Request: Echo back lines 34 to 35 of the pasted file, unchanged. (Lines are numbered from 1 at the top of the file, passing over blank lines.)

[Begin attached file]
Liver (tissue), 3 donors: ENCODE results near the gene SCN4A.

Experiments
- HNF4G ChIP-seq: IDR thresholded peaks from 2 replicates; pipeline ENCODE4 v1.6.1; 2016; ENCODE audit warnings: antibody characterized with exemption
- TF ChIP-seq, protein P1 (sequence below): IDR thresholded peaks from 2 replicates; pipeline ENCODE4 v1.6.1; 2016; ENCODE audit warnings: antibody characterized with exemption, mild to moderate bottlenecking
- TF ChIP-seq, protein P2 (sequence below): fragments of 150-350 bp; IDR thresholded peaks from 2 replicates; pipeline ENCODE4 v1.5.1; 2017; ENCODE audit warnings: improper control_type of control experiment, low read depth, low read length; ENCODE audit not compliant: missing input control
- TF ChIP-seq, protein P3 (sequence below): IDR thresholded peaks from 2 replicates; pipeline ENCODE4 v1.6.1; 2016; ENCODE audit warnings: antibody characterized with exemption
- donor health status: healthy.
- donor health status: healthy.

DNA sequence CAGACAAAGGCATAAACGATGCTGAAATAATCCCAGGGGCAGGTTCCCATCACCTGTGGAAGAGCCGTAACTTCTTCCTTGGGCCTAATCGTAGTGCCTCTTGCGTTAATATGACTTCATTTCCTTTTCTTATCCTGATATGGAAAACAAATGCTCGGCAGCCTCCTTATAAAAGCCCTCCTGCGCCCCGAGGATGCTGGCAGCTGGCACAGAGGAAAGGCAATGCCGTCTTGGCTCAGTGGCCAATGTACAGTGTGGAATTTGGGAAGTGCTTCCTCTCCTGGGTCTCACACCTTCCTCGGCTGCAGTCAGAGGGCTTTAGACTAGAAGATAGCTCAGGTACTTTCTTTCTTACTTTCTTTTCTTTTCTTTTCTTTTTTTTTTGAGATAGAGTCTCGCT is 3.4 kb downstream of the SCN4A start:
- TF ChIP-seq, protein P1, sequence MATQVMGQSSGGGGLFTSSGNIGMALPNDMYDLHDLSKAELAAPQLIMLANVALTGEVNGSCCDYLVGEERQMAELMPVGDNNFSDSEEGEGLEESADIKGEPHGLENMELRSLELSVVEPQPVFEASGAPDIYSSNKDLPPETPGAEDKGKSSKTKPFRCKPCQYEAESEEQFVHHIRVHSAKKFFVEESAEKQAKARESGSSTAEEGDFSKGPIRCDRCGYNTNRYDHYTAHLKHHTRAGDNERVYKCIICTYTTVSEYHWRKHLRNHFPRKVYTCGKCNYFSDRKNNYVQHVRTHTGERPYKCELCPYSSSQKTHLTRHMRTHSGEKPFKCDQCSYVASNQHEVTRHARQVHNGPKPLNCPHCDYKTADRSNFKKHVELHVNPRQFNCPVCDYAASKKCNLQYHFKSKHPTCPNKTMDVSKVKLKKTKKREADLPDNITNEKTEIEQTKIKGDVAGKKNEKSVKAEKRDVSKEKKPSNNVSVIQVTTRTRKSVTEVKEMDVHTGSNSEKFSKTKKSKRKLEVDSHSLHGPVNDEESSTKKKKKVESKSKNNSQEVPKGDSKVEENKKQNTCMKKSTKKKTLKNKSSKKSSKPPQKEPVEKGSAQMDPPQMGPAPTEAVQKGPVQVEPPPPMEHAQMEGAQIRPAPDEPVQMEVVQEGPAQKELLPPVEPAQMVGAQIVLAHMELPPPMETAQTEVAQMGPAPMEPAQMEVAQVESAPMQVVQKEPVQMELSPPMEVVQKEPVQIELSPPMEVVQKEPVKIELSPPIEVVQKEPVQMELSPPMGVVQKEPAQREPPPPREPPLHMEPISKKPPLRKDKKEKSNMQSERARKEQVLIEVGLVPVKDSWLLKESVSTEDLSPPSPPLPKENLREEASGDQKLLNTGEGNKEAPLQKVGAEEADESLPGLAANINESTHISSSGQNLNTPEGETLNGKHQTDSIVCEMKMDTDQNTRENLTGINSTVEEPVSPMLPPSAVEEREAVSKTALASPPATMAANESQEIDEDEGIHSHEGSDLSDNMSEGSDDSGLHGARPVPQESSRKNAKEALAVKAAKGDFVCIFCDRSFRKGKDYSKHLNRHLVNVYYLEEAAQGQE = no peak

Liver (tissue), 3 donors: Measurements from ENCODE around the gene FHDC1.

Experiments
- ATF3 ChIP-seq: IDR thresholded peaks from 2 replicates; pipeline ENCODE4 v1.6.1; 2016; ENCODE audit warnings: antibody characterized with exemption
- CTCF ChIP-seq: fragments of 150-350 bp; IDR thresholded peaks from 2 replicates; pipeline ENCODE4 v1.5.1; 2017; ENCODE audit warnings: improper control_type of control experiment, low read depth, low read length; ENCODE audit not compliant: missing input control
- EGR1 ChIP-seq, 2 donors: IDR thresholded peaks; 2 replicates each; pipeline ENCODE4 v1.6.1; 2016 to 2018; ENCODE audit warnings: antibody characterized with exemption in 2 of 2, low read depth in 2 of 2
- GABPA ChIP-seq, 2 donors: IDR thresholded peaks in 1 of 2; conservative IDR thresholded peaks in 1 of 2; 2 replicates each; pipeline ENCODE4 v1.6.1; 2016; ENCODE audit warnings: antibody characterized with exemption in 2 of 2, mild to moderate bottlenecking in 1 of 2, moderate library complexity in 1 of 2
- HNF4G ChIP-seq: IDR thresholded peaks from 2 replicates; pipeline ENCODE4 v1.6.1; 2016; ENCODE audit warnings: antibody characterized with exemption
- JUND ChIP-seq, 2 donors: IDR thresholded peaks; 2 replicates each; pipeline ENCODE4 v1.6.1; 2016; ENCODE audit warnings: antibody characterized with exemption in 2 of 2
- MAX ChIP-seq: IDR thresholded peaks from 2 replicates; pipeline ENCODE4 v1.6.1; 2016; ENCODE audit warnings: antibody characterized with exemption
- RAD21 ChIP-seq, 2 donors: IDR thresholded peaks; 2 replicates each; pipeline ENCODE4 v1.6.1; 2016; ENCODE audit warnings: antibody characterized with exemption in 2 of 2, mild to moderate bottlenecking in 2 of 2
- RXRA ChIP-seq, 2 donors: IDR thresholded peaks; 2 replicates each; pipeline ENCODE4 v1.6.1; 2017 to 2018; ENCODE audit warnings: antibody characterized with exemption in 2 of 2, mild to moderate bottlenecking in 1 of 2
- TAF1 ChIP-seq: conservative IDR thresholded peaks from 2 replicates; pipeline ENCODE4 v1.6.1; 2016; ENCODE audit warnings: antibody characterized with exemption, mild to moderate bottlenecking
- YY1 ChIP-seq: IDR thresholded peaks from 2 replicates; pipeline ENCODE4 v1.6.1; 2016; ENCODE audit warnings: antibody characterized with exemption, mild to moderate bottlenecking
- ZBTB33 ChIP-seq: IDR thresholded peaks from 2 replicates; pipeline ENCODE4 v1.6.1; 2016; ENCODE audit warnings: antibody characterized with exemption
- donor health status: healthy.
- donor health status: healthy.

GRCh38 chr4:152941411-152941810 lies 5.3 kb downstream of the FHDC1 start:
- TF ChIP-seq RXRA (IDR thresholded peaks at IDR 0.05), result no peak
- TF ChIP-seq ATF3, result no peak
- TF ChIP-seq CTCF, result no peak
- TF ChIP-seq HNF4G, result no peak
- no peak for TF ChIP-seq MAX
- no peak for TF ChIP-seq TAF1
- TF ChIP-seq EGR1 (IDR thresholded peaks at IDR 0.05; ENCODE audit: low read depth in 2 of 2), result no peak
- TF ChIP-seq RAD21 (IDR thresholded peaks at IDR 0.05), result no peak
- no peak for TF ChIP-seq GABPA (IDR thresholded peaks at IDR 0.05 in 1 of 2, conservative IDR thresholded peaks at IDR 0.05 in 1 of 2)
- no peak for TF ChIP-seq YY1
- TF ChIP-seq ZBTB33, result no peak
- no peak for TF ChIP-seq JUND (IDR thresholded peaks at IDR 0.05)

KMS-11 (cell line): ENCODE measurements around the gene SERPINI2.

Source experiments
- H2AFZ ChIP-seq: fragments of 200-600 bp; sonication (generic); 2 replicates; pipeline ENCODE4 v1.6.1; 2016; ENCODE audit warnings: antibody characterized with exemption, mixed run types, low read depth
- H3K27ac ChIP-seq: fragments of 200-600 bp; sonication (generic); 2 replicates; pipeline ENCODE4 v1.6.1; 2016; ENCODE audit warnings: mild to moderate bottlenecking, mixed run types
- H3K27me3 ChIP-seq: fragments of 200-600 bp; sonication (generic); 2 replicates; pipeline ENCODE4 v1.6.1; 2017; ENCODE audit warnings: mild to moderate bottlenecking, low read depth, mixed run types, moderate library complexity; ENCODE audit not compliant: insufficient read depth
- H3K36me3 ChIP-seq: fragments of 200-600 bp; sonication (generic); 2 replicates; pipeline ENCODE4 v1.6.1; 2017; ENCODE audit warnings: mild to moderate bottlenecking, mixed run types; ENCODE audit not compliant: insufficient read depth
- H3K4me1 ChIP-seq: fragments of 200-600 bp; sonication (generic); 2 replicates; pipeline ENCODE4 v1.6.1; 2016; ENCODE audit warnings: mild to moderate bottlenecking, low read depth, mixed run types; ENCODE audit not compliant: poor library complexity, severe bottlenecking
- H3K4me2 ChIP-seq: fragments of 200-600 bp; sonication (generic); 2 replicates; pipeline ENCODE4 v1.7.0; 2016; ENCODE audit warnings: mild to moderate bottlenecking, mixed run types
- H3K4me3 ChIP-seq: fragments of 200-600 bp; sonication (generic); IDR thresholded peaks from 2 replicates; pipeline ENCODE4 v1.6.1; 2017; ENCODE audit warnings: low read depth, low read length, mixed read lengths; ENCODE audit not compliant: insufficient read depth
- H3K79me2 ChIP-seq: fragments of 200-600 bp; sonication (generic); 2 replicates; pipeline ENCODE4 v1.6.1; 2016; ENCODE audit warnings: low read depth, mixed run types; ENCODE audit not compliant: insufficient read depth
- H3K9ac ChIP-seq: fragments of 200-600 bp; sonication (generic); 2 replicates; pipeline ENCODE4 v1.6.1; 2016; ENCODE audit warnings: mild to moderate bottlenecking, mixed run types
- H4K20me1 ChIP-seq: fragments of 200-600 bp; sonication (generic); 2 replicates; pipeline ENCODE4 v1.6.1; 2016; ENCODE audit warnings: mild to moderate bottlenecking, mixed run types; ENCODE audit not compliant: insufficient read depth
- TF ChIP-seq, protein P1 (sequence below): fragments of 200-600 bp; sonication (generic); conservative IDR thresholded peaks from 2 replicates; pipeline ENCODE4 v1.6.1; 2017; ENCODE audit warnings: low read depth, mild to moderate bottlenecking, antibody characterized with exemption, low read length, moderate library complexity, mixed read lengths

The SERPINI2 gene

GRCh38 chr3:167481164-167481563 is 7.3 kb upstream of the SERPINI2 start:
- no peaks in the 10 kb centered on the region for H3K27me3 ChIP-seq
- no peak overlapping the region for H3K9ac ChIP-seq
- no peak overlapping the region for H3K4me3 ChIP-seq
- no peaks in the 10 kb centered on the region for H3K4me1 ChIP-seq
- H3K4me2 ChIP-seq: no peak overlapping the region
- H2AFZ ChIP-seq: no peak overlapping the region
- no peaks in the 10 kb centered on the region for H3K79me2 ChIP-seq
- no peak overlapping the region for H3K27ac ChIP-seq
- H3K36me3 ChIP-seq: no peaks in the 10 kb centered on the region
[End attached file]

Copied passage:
- TF ChIP-seq EGR1 (IDR thresholded peaks at IDR 0.05; ENCODE audit: low read depth in 2 of 2), result no peak
- TF ChIP-seq RAD21 (IDR thresholded peaks at IDR 0.05), result no peak